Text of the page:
If you’re responsible for an application that depends on the data or functionality of various IoT endpoints – either sensors or devices – your brand reputation depends on the security, reliability, and compliance of its many integrated parts. If your application fails to deliver the expected business results, your customers and partners won't care if that failure stems from the code you developed or from a component that you integrated. What can you do to ensure that the endpoints work as expect...
So, you bought into the current machine learning craze and went on to collect millions/billions of records from this promising new data source. Now, what do you do with them? Too often, the abundance of data quickly turns into an abundance of problems. How do you extract that "magic essence" from your data without falling into the common pitfalls? In her session at @ThingsExpo, Natalia Ponomareva, Software Engineer at Google, provided tips on how to be successful in large scale machine learning...
In his general session at 18th Cloud Expo, Lee Atchison, Principal Cloud Architect and Advocate at New Relic, discussed cloud as a ‘better data center’ and how it adds new capacity (faster) and improves application availability (redundancy). The cloud is a ‘Dynamic Tool for Dynamic Apps’ and resource allocation is an integral part of your application architecture, so use only the resources you need and allocate /de-allocate resources on the fly.
If you had a chance to enter on the ground level of the largest e-commerce market in the world – would you? China is the world’s most populated country with the second largest economy and the world’s fastest growing market. It is estimated that by 2018 the Chinese market will be reaching over $30 billion in gaming revenue alone. Admittedly for a foreign company, doing business in China can be challenging. Often changing laws, administrative regulations and the often inscrutable Chinese Interne...
Enterprise IT has been in the era of Hybrid Cloud for some time now. But it seems most conversations about Hybrid are focused on integrating AWS, Microsoft Azure, or Google ECM into existing on-premises systems. Where is all the Private Cloud? What do technology providers need to do to make their offerings more compelling? How should enterprise IT executives and buyers define their focus, needs, and roadmap, and communicate that clearly to the providers?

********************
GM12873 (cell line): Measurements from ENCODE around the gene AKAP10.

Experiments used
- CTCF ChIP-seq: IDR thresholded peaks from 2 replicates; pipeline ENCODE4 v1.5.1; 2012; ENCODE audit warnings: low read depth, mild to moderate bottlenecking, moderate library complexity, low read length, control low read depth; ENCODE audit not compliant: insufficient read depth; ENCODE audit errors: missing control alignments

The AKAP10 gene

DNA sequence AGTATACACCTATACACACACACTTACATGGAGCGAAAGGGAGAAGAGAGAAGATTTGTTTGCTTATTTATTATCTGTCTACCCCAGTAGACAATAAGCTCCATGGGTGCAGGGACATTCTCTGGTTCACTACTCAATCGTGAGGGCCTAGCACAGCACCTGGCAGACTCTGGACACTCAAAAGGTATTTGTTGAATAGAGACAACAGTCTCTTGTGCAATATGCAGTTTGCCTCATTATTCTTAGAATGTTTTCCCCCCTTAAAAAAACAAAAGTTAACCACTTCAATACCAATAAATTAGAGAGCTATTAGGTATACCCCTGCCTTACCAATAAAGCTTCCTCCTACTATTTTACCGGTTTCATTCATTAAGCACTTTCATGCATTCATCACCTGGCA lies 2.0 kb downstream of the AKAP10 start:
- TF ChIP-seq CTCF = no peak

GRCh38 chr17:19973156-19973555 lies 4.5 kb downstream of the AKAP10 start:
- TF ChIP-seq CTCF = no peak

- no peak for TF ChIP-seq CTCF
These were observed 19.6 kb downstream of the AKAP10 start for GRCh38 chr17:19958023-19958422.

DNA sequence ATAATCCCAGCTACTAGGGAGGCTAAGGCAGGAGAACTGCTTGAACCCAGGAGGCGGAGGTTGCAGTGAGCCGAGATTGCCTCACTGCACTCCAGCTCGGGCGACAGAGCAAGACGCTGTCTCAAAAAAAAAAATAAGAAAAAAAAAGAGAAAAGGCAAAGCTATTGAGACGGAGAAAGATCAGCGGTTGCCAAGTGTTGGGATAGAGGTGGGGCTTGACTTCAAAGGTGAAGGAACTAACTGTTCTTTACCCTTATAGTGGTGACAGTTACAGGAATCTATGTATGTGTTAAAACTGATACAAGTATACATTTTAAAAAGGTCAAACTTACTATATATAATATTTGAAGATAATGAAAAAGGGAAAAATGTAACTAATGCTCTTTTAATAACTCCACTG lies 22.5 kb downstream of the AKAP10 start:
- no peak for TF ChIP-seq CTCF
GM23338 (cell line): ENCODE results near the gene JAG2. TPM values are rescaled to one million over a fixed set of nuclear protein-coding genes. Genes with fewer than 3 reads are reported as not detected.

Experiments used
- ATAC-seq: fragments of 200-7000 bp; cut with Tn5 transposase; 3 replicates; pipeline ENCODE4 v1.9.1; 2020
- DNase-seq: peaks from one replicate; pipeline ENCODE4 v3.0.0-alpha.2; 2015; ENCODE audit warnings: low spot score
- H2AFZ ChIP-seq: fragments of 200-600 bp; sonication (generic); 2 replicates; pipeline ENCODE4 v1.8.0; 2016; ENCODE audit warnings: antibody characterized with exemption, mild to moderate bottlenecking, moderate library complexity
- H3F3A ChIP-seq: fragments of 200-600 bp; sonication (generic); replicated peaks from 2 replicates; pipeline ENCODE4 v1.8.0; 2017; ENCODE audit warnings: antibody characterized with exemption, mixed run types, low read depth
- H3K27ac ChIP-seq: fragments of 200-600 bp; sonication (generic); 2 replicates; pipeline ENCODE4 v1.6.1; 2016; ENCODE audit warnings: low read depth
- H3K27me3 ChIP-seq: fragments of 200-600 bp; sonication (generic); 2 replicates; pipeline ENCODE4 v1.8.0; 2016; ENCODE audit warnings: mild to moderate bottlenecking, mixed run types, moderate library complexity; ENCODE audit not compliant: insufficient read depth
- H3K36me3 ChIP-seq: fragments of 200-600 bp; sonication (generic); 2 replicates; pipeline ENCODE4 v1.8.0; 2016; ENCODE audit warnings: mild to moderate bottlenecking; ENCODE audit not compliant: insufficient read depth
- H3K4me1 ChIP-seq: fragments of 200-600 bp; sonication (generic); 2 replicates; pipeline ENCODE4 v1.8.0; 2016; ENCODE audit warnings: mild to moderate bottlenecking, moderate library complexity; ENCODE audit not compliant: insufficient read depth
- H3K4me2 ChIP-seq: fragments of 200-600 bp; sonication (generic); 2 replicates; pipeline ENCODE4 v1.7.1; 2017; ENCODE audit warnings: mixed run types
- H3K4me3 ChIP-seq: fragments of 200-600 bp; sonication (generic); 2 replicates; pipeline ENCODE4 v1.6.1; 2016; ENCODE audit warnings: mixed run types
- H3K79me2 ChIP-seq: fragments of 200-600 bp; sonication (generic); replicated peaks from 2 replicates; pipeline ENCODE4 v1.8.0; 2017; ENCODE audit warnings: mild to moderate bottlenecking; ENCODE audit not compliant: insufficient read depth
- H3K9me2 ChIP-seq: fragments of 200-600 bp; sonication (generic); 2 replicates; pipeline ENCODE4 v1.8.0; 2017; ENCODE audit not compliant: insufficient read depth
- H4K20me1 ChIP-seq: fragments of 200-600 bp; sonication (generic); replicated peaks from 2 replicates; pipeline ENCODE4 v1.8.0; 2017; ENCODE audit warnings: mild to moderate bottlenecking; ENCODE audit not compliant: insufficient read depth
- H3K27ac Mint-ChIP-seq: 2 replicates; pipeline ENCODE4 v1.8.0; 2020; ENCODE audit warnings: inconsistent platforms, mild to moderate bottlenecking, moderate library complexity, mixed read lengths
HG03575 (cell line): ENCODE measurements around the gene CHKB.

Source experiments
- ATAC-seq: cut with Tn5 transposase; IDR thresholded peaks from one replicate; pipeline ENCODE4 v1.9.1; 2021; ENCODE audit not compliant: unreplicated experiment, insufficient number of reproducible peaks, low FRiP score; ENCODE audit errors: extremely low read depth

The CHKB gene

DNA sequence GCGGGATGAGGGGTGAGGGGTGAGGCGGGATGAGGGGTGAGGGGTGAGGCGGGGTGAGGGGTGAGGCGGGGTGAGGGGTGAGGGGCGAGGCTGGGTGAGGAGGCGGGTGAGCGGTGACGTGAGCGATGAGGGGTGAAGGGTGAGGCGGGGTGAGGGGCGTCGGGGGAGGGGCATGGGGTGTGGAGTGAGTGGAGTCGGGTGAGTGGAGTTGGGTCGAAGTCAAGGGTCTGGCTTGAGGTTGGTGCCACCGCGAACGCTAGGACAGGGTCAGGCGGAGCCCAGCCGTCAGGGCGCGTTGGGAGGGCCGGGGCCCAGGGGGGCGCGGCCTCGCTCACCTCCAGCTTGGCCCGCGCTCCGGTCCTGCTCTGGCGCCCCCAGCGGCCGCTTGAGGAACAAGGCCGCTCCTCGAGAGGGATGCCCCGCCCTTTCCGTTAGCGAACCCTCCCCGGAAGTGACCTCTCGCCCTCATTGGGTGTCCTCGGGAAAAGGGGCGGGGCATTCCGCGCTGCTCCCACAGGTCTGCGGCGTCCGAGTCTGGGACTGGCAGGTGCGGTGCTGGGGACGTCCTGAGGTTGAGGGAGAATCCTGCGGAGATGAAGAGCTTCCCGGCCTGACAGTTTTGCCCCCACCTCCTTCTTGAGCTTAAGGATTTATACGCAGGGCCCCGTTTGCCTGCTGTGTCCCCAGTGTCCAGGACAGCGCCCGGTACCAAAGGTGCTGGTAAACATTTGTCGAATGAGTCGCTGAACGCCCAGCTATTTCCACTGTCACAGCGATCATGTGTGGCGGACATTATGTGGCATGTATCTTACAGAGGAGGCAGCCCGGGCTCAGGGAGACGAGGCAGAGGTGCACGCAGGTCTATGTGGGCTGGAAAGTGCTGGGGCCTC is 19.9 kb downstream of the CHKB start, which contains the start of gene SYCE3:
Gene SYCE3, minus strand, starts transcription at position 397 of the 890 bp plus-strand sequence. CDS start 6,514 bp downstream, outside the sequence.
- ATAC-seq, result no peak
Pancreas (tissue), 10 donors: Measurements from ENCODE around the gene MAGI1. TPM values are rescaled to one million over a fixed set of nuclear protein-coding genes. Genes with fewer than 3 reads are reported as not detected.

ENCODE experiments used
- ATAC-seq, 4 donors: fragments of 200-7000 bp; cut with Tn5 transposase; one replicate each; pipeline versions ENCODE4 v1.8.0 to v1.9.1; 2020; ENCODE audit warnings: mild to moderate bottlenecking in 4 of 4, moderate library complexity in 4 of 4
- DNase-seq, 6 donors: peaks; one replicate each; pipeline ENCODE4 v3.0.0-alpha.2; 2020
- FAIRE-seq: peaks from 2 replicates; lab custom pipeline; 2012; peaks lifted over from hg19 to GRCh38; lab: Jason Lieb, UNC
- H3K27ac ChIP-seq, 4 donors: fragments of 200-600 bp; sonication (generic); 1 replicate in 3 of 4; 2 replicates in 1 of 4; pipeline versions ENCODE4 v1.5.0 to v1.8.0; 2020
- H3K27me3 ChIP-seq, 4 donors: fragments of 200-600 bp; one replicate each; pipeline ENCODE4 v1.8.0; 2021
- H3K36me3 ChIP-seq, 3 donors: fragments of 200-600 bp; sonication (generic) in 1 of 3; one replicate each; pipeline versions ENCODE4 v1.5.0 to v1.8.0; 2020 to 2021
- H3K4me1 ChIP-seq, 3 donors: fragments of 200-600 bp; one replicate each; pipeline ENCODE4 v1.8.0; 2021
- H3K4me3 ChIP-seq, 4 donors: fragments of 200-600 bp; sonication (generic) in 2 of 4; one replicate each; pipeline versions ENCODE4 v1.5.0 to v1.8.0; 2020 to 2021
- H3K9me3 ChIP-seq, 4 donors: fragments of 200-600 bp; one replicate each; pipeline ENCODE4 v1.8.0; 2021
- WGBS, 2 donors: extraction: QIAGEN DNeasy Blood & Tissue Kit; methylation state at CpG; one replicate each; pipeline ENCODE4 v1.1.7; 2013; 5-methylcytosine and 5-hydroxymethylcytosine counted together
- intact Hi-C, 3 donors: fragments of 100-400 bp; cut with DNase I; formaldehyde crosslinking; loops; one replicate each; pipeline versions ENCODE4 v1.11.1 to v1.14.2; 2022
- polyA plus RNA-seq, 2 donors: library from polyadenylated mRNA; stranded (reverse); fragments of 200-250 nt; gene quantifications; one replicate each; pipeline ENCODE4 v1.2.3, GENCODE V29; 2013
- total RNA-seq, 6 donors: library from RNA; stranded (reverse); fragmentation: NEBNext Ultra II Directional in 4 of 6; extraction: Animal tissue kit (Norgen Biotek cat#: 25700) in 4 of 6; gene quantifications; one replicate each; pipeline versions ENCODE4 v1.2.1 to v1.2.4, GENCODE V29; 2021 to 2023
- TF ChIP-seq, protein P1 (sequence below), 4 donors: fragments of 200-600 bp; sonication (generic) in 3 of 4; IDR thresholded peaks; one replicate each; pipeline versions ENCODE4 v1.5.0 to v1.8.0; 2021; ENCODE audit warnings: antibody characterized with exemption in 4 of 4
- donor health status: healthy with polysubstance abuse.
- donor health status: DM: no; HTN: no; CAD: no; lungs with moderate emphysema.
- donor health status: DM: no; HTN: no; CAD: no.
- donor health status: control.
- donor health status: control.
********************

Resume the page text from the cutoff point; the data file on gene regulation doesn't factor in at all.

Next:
SYS-CON Events announced today that Commvault, a global leader in enterprise data protection and information management, has been named “Bronze Sponsor” of SYS-CON's 19th International Cloud Expo, which will take place on November 1–3, 2016, at the Santa Clara Convention Center in Santa Clara, CA. Commvault is a leading provider of data protection and information management solutions, helping companies worldwide activate their data to drive more value and business insight and to transform moder...
The many IoT deployments around the world are busy integrating smart devices and sensors into their enterprise IT infrastructures. Yet all of this technology – and there are an amazing number of choices – is of no use without the software to gather, communicate, and analyze the new data flows. Without software, there is no IT. In this power panel at @ThingsExpo, moderated by Conference Chair Roger Strukhoff, panelists will look at the protocols that communicate data and the emerging data analy...
Digital innovation is the next big wave of business transformation based on digital technologies of which IoT and Big Data are key components, For example: Business boundary innovation is a challenge to excavate third-party business value using IoT and BigData, like Nest Business structure innovation may propose re-building business structure from scratch, as Uber does in the taxicab industry The social model innovation is also a big challenge to the new social architecture with the design fr...
Data is an unusual currency; it is not restricted by the same transactional limitations as money or people. In fact, the more that you leverage your data across multiple business use cases, the more valuable it becomes to the organization. And the same can be said about the organization’s analytics. In his session at 19th Cloud Expo, Bill Schmarzo, CTO for the Big Data Practice at EMC, will introduce a methodology for capturing, enriching and sharing data (and analytics) across the organizati...
There is little doubt that Big Data solutions will have an increasing role in the Enterprise IT mainstream over time. Big Data at Cloud Expo - to be held November 1-3, 2016, at the Santa Clara Convention Center in Santa Clara, CA - has announced its Call for Papers is open. Cloud computing is being adopted in one form or another by 94% of enterprises today. Tens of billions of new devices are being connected to The Internet of Things. And Big Data is driving this bus. An exponential increase is...
IoT is fundamentally transforming the auto industry, turning the vehicle into a hub for connected services, including safety, infotainment and usage-based insurance. Auto manufacturers – and businesses across all verticals – have built an entire ecosystem around the Connected Car, creating new customer touch points and revenue streams. In his session at @ThingsExpo, Macario Namie, Head of IoT Strategy at Cisco Jasper, will share real-world examples of how IoT transforms the car from a static p...
Internet of @ThingsExpo, taking place November 1-3, 2016, at the Santa Clara Convention Center in Santa Clara, CA, is co-located with the 19th International Cloud Expo and will feature technical sessions from a rock star conference faculty and the leading industry players in the world and ThingsExpo Silicon Valley Call for Papers is now open.